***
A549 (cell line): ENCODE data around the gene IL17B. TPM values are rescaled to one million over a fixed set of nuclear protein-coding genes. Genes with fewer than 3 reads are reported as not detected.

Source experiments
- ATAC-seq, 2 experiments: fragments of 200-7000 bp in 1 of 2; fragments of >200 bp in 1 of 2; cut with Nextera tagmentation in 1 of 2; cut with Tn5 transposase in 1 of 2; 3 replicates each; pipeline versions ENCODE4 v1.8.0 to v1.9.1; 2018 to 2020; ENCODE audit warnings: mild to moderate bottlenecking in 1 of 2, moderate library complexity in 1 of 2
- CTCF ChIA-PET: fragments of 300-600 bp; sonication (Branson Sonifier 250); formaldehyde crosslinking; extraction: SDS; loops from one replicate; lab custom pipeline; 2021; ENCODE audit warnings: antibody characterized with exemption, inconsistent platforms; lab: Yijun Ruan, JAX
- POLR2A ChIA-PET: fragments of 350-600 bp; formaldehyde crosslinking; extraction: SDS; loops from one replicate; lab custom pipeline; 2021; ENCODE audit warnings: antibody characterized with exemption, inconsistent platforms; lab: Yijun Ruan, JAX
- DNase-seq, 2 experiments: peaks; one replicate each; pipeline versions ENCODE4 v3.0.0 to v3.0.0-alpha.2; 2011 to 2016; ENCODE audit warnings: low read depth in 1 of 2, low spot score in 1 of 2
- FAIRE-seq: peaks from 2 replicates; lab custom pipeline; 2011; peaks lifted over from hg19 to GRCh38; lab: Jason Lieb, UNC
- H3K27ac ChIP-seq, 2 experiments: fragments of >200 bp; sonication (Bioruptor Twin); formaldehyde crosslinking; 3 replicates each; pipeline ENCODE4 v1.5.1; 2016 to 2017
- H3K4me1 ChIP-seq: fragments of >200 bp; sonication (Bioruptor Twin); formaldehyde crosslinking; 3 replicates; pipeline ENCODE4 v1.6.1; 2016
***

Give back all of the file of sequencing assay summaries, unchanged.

A549 (cell line): ENCODE data around the gene IL17B. TPM values are rescaled to one million over a fixed set of nuclear protein-coding genes. Genes with fewer than 3 reads are reported as not detected.

Source experiments
- ATAC-seq, 2 experiments: fragments of 200-7000 bp in 1 of 2; fragments of >200 bp in 1 of 2; cut with Nextera tagmentation in 1 of 2; cut with Tn5 transposase in 1 of 2; 3 replicates each; pipeline versions ENCODE4 v1.8.0 to v1.9.1; 2018 to 2020; ENCODE audit warnings: mild to moderate bottlenecking in 1 of 2, moderate library complexity in 1 of 2
- CTCF ChIA-PET: fragments of 300-600 bp; sonication (Branson Sonifier 250); formaldehyde crosslinking; extraction: SDS; loops from one replicate; lab custom pipeline; 2021; ENCODE audit warnings: antibody characterized with exemption, inconsistent platforms; lab: Yijun Ruan, JAX
- POLR2A ChIA-PET: fragments of 350-600 bp; formaldehyde crosslinking; extraction: SDS; loops from one replicate; lab custom pipeline; 2021; ENCODE audit warnings: antibody characterized with exemption, inconsistent platforms; lab: Yijun Ruan, JAX
- DNase-seq, 2 experiments: peaks; one replicate each; pipeline versions ENCODE4 v3.0.0 to v3.0.0-alpha.2; 2011 to 2016; ENCODE audit warnings: low read depth in 1 of 2, low spot score in 1 of 2
- FAIRE-seq: peaks from 2 replicates; lab custom pipeline; 2011; peaks lifted over from hg19 to GRCh38; lab: Jason Lieb, UNC
- H3K27ac ChIP-seq, 2 experiments: fragments of >200 bp; sonication (Bioruptor Twin); formaldehyde crosslinking; 3 replicates each; pipeline ENCODE4 v1.5.1; 2016 to 2017
- H3K4me1 ChIP-seq: fragments of >200 bp; sonication (Bioruptor Twin); formaldehyde crosslinking; 3 replicates; pipeline ENCODE4 v1.6.1; 2016